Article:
Wilton Speight has 'hill to climb' to NFL; no hard feelings for Michigan

Angelique S. Chengelis
The Detroit News
Wilton Speight

Ann Arbor — Wilton Speight hadn’t been in Schembechler Hall since last year, when he decided to transfer and spend his graduate year as a quarterback at UCLA. It felt a little strange at first when he arrived in Ann Arbor earlier this week, but this was home for four years and remains a big part of who he is.

Speight, whose brother, Jess, is an offensive lineman with the Wolverines, was among 16 former Wolverines to take part in pro day on Friday. He had received calls from tight end Zach Gentry and receiver Grant Perry requesting his presence because they needed someone to throw to them. Speight, who will return to southern California to participate in Tuesday’s pro day at UCLA, couldn’t pass up this opportunity after he communicated with Michigan coach Jim Harbaugh.

“Looking back, I’m pretty sure if I didn’t reach out to Harbaugh, he might have just thrown at pro day,” Speight said, laughing. “He’s very capable, and I’m sure he’d love to show everyone he’s still got something in the tank. I sent him a text. He responded immediately, ‘That sounds like a great idea.’ It seemed like a no-brainer.”

Speight threw a lot of balls on Friday, but he also ran the 40-yard dash. He proved that someone 6-foot-6 and 240 pounds can move.

“I got one time from one of the guys from the Titans that said 4.79,” Speight said, still wide-eyed about the number. “I think my jaw dropped when he told me that. There were a couple more that were like 4.83, 4.84, 4.85. I just wanted something with a four in it. They all said the 40 doesn’t matter at all, but I wanted to show I had that in the tank.

“I think I ran a lot faster than they were expecting. I talked to a few scouts afterward that were pleasantly surprised. I didn’t train for the 40. I just knew if I got my body in shape, I could run a good time. I ran one, and it was a time I probably wasn’t going to beat again, so I took the speed cleats off and waited a couple hours until I was up throwing.”

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Speight left Michigan a pocket quarterback and arrived at UCLA to play for Chip Kelly, who runs a wide-open offense. Speight knew people were saying there was no way he could make the transition. He did, and what his 40-time confirmed is he has mobility, which a quarterback needs to run that offense.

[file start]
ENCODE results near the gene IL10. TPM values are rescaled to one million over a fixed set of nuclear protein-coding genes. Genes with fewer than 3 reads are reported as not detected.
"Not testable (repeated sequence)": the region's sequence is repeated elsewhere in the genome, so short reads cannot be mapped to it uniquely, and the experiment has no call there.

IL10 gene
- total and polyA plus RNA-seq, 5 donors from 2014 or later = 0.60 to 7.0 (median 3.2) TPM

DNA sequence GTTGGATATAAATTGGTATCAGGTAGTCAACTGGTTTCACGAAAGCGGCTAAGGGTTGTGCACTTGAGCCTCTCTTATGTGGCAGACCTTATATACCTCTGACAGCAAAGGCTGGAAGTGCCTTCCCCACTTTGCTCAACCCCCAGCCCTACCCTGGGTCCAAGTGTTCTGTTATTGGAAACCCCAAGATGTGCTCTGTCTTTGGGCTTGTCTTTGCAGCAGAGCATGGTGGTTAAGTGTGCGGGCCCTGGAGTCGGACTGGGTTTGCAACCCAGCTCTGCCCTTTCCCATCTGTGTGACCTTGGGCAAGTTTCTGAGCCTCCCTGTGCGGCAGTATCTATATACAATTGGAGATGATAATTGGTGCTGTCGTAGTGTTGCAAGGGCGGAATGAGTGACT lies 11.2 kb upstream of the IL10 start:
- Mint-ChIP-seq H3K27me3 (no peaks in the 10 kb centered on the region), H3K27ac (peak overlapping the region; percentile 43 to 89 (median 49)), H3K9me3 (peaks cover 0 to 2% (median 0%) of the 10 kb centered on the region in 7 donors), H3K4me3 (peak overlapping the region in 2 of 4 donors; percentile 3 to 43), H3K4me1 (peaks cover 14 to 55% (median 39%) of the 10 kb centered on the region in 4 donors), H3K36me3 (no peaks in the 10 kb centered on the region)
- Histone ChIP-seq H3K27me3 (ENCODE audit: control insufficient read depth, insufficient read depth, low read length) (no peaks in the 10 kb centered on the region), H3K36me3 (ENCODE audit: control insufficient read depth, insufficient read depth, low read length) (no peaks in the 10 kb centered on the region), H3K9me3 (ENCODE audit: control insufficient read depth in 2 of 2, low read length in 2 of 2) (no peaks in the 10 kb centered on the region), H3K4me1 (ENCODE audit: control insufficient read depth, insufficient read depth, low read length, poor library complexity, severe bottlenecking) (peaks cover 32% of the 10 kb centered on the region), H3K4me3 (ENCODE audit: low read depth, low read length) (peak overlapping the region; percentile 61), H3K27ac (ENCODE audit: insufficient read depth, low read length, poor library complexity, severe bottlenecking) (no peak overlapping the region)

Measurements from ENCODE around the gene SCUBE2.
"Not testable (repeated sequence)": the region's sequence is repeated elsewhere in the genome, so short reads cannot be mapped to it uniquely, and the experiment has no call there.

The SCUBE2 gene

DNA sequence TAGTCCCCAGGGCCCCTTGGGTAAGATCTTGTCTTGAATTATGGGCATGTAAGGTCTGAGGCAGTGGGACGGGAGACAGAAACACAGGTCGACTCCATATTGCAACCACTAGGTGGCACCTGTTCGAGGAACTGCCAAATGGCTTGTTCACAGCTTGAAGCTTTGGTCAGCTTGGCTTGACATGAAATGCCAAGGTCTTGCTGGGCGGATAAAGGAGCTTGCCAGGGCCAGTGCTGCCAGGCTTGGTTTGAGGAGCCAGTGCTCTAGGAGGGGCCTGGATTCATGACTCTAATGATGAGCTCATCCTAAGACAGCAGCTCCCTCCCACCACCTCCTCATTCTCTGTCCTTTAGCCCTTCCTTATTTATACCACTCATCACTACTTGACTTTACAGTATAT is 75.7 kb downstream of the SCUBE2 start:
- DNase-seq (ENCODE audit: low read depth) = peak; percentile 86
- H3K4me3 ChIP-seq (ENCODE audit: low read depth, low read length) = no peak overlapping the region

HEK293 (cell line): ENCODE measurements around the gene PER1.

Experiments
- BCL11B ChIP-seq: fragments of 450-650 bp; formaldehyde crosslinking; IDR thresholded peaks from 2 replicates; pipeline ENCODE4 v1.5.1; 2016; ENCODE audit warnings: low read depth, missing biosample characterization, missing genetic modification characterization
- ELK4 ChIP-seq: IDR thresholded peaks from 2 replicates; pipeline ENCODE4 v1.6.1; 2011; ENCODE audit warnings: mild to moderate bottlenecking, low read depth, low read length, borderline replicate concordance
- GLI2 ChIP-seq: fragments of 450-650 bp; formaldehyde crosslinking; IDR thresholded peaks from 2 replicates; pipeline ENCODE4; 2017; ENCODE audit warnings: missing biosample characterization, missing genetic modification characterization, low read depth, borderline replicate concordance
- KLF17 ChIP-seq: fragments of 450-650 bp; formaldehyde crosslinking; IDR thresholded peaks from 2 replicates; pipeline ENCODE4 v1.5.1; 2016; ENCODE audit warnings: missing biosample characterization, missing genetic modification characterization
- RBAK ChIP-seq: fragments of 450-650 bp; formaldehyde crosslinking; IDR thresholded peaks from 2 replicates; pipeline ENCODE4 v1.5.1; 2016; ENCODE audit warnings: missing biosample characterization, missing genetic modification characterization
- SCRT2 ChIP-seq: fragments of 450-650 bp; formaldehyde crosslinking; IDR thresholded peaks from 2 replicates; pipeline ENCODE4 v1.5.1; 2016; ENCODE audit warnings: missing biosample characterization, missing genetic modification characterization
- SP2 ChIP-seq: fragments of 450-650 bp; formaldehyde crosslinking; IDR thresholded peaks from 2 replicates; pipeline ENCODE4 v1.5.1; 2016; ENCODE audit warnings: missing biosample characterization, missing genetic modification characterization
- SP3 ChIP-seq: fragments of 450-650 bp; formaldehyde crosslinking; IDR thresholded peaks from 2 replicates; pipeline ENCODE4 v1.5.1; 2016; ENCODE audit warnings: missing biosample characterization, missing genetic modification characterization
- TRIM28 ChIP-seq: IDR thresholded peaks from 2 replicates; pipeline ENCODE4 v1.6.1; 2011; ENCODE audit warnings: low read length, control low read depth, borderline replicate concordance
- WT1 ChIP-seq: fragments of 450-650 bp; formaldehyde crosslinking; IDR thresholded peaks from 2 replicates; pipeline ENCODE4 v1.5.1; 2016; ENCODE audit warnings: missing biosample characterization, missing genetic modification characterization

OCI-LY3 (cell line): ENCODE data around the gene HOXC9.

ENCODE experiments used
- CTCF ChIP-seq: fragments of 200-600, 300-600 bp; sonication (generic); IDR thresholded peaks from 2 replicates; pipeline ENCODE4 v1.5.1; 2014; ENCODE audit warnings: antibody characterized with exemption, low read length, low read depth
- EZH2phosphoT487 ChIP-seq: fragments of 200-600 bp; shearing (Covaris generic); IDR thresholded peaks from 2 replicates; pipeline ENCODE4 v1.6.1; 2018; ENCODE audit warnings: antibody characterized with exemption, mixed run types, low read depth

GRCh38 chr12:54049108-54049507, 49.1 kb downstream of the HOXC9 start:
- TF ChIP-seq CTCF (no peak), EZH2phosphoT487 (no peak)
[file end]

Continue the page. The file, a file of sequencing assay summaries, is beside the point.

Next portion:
“I’m clearly not a big, white mule that just sits in the pocket,” Speight said, when asked what he showed during pro day. “I was able to showcase that this year in L.A. running Chip Kelly’s offense. Nobody thought I was going to be able to do that. And then you go back and look at the tape in 2016 when I was 25 pounds heavier I was still getting out of dodge, shaking people off more so than making them miss. But the good 40 time and the focus today in the throwing workout was not just do five-, seven-step drops clean in the pocket. Just to move my feet, show that I’m light and get the ball out where it needs to be.”

Speight said he spoke to a number of scouts Friday and over the course of the last several weeks, and has weekly calls with Jedd Fisch, the Rams’ senior offensive assistant who was pass-game coordinator at Michigan when Speight was quarterback. He knows he’s not on the front-burner for NFL teams, but believes he has plenty to offer. He is the healthiest he has ever been. Speight’s career at Michigan was cut short in 2017 after suffering three broken vertebrae at Purdue. Last season he emerged from UCLA’s camp as the starter but was injured in the opener. He returned to start the final six games.

He has had no issues learning playbooks. After all, at Michigan he learned those for Al Borges, Doug Nussmeier, Fisch and Pep Hamilton, and last year he said he quickly absorbed Kelly’s offense. During the 2016 season with the Wolverines, he completed 61.6 percent of his passes for 2,538 yards, 18 touchdowns and seven interceptions. Last season he completed nearly 61 percent of his attempts for 1,527 yards, six touchdowns and six interceptions and averaged 218.1 yards a game.

“I know it’s going to be another uphill battle,” he said. “I know I’m not a super talked-about prospect in the media, but scouts have done their research, teams have done their research. They’ve seen me start at two major programs. They’ve seen me showcase my skills in two completely different offenses. I came in as a three-star at Michigan behind a five-star. I was expected just to hold a clipboard. They brought in two transfers when I was sixth on the depth chart, and I won that uphill battle. And I went in and ran Chip Kelly’s offense, an offense nobody really thought I could run, and won that battle.

“This is just another hill to climb. That’s the way I look it, at least. I’m sure some people might think I’m crazy. That’s when I’m doing the right thing, I guess.”

While he was busy playing for UCLA last season, Speight said he always watched Michigan play and not just because of his brother.

“Everyone from the top down,” Speight said. “From Coach Harbaugh and everyone involved in the program, they’re like family to me. It was a tough decision to leave. I wanted what was best for them. It’s been cool to follow my brother and listen to what these coaches have had to say about him since I’ve been back. I know he’s testing as one of the strongest guys on the team. Just seeing him standing next to me, it’s pretty freaky because he’s no longer my little brother.

“Jess has three more years. I’m going to be a diehard fan for three more years, and he’s going to leave, and I’m going to continue to be a diehard fan. Graduating from this university and living in Ann Arbor was the best four years of my life."


Twitter: @chengelis